Ever since she was a little girl, Jo Ann Goldenburg had a vision of something for the environment. Now, many years later, Goldenburg says she has accomplished that goal with the opening of Dahlonega Butterfly Farm, a farm dedicated to teaching the community about conservation and native species of butterflies.
Goldenburg worked in the corporate world for 25 years as a video producer but always yearned to follow her childhood dream. A few years ago she decided to take a leap of faith and follow that dream.
“I just got to a point where I had a lot of freedom in my life and this little nagging thought that I needed to open this farm, so I sold everything I had in Atlanta and moved up here to build a farm,” Goldenburg said. “I built it all from the ground up and I love it — I call it my dream farm — and it’s really like the American dream I guess.”
Goldenburg said that she decided to move up to North Georgia to start her farm because it’s always been a “secret place” where she could get away from the hustle and bustle of the city.
“I’d always get away to Dahlonega and Dawsonville whenever I needed a break from Atlanta,” Goldenburg said. “I would usually go up to the mountains and go hiking and just enjoy being up in the mountains, so I guess I’m a mountain girl at heart.”
The farm, which is located at 427 Castleberry Bridge Road in Dawsonville, contains dozens of planters full of native species Goldenburg planted to attract wild butterflies, a large greenhouse full of butterflies and a gift shop. Goldenburg said that while raising butterflies was not in her initial plan, she decided to start the butterfly farm as a way to teach community members about the importance of butterflies and environmental conservation.
“This is an educational farm, we like to teach people about the life cycle of butterflies and the native habitats that they need to survive,” Goldenburg said. “My purpose is for everybody to have a butterfly garden.”
While Goldenburg officially opened her farm back in June 2019, the COVID-19 pandemic forced her to shut down in 2020. But now the farm has reopened and is back to normal operations.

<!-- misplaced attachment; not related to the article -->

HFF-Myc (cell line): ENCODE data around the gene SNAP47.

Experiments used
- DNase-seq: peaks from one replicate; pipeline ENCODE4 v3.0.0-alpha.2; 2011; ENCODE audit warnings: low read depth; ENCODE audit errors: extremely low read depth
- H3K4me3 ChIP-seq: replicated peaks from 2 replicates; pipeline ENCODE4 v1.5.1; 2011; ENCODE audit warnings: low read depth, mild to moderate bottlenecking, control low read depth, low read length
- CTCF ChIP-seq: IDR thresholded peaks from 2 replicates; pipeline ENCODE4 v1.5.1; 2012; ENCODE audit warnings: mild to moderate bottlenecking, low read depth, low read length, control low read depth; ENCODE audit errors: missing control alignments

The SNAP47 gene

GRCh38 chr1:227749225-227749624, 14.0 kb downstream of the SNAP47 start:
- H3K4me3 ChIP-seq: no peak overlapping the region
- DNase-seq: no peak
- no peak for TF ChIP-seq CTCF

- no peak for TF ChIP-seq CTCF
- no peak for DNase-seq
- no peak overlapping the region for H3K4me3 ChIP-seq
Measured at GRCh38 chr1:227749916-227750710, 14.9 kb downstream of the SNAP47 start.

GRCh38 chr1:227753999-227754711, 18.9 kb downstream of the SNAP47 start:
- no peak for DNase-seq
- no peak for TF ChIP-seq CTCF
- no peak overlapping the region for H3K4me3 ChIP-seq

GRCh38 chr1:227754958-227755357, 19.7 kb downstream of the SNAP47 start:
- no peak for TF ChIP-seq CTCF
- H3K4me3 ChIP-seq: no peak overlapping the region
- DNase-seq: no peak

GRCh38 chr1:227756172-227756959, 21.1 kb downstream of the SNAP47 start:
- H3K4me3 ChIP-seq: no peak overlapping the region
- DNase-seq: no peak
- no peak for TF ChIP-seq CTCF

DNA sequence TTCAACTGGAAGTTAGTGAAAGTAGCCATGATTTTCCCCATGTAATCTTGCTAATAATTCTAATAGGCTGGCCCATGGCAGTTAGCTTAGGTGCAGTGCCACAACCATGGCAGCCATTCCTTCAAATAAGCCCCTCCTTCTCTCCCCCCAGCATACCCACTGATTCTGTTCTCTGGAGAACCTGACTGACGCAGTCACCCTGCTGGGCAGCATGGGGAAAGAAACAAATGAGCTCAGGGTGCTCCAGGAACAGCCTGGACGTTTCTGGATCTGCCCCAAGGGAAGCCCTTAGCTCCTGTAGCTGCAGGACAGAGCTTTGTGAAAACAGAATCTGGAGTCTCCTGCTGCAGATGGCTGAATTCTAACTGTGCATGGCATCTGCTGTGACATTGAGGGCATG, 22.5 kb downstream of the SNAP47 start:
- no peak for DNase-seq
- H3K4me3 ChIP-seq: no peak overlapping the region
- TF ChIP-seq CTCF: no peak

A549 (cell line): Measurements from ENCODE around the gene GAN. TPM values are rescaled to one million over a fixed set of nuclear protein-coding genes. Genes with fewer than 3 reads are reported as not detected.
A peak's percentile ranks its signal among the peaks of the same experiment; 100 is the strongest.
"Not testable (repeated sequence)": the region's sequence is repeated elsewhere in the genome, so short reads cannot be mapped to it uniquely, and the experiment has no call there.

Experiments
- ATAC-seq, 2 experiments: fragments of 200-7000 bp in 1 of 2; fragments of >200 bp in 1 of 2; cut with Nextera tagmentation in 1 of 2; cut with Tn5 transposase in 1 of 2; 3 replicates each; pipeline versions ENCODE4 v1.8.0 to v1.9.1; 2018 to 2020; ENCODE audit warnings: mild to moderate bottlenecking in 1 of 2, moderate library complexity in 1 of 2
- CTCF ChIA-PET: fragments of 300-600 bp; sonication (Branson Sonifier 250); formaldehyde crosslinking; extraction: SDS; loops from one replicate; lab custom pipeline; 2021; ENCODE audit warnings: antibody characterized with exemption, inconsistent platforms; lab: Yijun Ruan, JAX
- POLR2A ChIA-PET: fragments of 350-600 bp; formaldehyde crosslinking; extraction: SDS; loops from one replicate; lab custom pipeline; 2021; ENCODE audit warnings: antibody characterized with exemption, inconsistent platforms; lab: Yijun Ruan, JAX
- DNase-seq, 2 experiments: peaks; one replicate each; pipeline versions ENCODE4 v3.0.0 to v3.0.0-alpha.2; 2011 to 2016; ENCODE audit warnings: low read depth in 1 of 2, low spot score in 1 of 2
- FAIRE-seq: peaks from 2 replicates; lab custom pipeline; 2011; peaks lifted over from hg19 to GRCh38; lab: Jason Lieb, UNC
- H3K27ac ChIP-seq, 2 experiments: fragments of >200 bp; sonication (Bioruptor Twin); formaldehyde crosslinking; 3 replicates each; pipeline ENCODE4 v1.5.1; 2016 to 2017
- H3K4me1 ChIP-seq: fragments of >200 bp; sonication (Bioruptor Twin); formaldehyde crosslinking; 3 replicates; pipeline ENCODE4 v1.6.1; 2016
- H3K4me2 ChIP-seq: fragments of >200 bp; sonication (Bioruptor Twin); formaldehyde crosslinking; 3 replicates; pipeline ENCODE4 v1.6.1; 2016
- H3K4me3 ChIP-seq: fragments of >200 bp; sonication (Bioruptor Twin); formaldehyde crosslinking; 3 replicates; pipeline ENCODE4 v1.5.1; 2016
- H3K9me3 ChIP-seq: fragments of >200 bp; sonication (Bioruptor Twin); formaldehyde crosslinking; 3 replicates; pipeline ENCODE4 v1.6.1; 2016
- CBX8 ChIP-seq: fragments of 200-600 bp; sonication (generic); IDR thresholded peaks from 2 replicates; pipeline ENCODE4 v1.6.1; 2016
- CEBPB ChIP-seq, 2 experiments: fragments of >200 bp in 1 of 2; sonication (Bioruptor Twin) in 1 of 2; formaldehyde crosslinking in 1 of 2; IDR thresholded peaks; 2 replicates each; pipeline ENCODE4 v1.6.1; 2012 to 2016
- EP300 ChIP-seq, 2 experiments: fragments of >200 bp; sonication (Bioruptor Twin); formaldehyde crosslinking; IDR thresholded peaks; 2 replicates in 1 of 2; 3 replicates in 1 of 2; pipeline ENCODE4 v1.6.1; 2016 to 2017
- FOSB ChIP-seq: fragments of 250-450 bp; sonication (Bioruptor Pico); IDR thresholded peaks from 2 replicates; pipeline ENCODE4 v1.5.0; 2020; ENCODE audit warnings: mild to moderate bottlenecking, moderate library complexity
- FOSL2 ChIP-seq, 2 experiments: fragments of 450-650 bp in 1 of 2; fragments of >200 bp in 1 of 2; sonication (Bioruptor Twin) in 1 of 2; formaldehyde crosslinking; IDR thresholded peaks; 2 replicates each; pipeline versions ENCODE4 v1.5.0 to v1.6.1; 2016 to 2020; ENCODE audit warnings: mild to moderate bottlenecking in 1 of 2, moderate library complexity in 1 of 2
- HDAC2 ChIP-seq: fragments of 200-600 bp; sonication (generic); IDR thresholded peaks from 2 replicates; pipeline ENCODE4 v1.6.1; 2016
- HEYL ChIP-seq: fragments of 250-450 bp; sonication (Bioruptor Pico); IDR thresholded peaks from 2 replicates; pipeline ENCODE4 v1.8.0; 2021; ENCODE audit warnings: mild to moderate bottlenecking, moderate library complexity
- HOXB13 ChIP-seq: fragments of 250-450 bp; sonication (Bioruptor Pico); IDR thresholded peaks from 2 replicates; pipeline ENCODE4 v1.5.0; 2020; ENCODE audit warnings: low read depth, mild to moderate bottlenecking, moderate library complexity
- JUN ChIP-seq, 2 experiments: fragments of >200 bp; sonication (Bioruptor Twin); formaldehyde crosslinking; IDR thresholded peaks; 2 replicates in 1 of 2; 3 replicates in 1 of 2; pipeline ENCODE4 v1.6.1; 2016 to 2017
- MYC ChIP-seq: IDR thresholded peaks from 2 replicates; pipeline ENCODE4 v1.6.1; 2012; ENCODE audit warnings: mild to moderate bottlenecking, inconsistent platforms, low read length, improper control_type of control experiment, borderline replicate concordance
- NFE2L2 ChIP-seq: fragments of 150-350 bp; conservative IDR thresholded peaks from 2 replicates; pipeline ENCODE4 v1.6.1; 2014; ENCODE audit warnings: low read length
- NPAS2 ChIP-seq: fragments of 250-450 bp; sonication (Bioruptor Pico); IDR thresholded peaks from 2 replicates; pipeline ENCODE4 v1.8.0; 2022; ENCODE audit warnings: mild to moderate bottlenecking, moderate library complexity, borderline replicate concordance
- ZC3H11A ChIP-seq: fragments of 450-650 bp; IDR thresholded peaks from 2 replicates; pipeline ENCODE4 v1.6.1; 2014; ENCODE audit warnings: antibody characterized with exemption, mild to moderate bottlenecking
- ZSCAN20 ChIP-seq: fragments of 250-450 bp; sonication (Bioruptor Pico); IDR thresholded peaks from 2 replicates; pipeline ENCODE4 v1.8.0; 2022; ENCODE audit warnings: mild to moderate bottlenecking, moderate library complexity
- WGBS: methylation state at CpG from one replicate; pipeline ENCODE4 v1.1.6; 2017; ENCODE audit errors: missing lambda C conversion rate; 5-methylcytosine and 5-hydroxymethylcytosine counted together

Visitors to the butterfly farm start their tour in Goldenburg’s “containment room”, a USDA-regulated room with tanks of butterfly chrysalises that Goldenburg hatches to release outside. She uses the chrysalises as a visual aid to educate visitors about each stage of the life cycle of the butterflies.
“We start by telling people about the life cycle of butterflies,” Goldenburg said. “It’s really important to educate about all the stages of it because every part of the cycle is so important.”
Visitors are then led into the greenhouse, a large room filled with butterflies, plants and flowers, where they can get up close and personal with the dozens of butterflies. Goldenburg said that she primarily raises three types of butterflies: monarchs, fritillaries and a couple different varieties of swallowtails.
“We can only raise what’s native here; if you wanna raise butterflies you have to raise what’s naturalized to your environment,” Goldenburg said. “We actually raised about 500 butterflies at the farm, this year we’re hoping to raise 1000.”
The final leg of the farm tour takes visitors to an outdoor garden, where Goldenburg or one of the farm’s tour guides shows visitors dozens of types of plants, explaining which types of butterflies are attracted to which plants.
“If you put in the right plants the butterflies naturally come and lay their eggs,” Goldenburg said. “And when [visitors] get inspired by the butterflies then they think ‘I wanna get plants to attract them myself’.”
Goldenburg said that her goal is to continue growing her butterfly farm and eventually expand it into a nature center.
“I want to continue the educational purpose and build it out, build an interactive trail to the waterfall and that just helps people stay more in the land and enjoy what we have,” Goldenburg said. “I’m more of a lifestyle entrepreneur cause it’s really a lifestyle; I have this farm and I’m out here so often taking care of it, and I hope to live out here one day.”
The Dahlonega Butterfly Farm’s 2021 season will go from now until about November, when butterfly season ends. Goldenburg has several attractions planned at the farm during the spring, summer and fall to help attract more visitors to her farm.
“We’ll be planting a thousand zinnias, and in the summer we’re doing a cut flower garden and we’re gonna let customers cut their own bouquets,” Goldenburg said. “And then in the Spring and Fall I do plant sales; I grow all my own plants and most of them I grow from seeds.”
The Dahlonega Butterfly Farm is open Wednesdays through Saturdays from 10 a.m. to 4 p.m., and on Sundays from noon to 4 p.m. Tickets are $5 for children, $8 for adults and $6 for seniors. The farm also offers season passes at $15 for individuals or $38 for families.